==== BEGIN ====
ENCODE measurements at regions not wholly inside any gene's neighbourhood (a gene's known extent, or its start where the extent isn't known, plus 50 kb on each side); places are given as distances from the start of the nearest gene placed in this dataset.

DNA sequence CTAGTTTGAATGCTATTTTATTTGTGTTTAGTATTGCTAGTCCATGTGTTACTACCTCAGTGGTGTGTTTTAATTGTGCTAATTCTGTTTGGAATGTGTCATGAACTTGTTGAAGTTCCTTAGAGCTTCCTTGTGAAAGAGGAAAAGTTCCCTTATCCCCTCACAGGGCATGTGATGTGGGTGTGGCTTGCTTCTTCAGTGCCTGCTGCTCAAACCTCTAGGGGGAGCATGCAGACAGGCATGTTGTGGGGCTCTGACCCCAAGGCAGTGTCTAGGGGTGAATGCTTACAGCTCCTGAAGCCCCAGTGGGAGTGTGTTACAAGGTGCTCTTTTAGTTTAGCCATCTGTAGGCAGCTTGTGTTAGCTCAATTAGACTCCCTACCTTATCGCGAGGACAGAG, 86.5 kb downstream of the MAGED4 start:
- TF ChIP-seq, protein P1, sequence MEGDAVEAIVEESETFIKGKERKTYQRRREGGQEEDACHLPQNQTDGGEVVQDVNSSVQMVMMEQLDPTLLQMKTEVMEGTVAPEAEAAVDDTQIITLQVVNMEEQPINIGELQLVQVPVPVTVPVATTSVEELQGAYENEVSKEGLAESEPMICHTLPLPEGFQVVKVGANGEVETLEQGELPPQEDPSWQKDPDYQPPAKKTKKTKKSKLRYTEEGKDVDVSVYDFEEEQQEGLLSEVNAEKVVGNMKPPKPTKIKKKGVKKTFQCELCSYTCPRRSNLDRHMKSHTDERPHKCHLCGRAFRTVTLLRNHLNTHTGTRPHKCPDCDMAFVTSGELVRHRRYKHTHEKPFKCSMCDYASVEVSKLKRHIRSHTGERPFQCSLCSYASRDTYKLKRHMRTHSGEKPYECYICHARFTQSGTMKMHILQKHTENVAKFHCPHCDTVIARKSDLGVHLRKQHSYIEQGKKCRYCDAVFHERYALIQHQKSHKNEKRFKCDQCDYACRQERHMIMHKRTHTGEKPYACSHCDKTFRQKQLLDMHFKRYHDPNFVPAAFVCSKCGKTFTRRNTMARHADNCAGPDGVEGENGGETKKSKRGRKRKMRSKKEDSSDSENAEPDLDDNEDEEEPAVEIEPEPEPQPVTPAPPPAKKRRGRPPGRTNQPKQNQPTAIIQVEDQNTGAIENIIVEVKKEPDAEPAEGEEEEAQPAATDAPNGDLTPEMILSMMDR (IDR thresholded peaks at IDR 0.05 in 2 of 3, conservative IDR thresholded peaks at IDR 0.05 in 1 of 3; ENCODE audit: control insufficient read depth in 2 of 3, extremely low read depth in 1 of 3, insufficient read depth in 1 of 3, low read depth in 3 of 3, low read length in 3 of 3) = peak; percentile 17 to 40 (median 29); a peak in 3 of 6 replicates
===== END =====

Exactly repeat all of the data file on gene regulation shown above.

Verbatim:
ENCODE measurements at regions not wholly inside any gene's neighbourhood (a gene's known extent, or its start where the extent isn't known, plus 50 kb on each side); places are given as distances from the start of the nearest gene placed in this dataset.

DNA sequence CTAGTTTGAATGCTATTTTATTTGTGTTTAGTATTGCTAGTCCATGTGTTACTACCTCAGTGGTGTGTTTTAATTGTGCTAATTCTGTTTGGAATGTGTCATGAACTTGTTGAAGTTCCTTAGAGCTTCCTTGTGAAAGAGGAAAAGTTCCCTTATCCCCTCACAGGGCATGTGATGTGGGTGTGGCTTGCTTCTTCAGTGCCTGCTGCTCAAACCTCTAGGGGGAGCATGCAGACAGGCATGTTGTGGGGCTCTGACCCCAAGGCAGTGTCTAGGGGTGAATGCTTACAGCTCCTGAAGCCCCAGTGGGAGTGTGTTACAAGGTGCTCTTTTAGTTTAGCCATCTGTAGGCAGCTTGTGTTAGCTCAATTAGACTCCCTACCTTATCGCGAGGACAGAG, 86.5 kb downstream of the MAGED4 start:
- TF ChIP-seq, protein P1, sequence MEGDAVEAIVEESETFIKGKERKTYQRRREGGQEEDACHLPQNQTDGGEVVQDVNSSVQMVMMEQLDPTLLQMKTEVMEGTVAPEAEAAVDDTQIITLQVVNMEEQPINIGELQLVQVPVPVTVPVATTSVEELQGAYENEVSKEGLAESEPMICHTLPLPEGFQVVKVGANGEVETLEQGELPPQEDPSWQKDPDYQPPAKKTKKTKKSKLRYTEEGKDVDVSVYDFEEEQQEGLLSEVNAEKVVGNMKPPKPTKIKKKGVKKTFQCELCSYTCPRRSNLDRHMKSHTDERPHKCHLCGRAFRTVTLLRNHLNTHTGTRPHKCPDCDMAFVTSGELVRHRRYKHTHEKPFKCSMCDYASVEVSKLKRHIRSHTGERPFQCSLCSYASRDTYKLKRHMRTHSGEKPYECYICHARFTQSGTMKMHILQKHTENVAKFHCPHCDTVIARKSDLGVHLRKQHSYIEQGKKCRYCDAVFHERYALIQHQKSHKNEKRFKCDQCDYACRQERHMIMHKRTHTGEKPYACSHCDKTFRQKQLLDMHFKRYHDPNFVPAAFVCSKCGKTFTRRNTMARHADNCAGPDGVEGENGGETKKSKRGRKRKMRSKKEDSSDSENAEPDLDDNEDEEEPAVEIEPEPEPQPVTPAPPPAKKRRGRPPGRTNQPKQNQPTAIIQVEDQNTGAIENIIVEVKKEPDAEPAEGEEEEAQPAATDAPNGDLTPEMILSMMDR (IDR thresholded peaks at IDR 0.05 in 2 of 3, conservative IDR thresholded peaks at IDR 0.05 in 1 of 3; ENCODE audit: control insufficient read depth in 2 of 3, extremely low read depth in 1 of 3, insufficient read depth in 1 of 3, low read depth in 3 of 3, low read length in 3 of 3) = peak; percentile 17 to 40 (median 29); a peak in 3 of 6 replicates